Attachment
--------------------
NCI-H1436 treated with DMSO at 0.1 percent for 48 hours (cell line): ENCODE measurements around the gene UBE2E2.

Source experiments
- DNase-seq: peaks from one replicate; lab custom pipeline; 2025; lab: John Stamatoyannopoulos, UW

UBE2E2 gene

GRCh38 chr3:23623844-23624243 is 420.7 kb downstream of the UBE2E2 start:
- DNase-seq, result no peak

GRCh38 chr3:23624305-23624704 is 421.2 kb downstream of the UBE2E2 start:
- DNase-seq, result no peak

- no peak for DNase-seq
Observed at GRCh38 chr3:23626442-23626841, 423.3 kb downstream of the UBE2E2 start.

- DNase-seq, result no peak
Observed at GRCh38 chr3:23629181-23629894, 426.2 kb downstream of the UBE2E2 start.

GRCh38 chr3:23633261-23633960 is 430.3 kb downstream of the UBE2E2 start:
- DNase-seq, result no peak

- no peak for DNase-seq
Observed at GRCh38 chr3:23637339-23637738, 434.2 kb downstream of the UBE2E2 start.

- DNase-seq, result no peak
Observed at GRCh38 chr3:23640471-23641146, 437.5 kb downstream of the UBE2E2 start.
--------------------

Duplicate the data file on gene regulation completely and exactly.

NCI-H1436 treated with DMSO at 0.1 percent for 48 hours (cell line): ENCODE measurements around the gene UBE2E2.

Source experiments
- DNase-seq: peaks from one replicate; lab custom pipeline; 2025; lab: John Stamatoyannopoulos, UW

UBE2E2 gene

GRCh38 chr3:23623844-23624243 is 420.7 kb downstream of the UBE2E2 start:
- DNase-seq, result no peak

GRCh38 chr3:23624305-23624704 is 421.2 kb downstream of the UBE2E2 start:
- DNase-seq, result no peak

- no peak for DNase-seq
Observed at GRCh38 chr3:23626442-23626841, 423.3 kb downstream of the UBE2E2 start.

- DNase-seq, result no peak
Observed at GRCh38 chr3:23629181-23629894, 426.2 kb downstream of the UBE2E2 start.

GRCh38 chr3:23633261-23633960 is 430.3 kb downstream of the UBE2E2 start:
- DNase-seq, result no peak

- no peak for DNase-seq
Observed at GRCh38 chr3:23637339-23637738, 434.2 kb downstream of the UBE2E2 start.

- DNase-seq, result no peak
Observed at GRCh38 chr3:23640471-23641146, 437.5 kb downstream of the UBE2E2 start.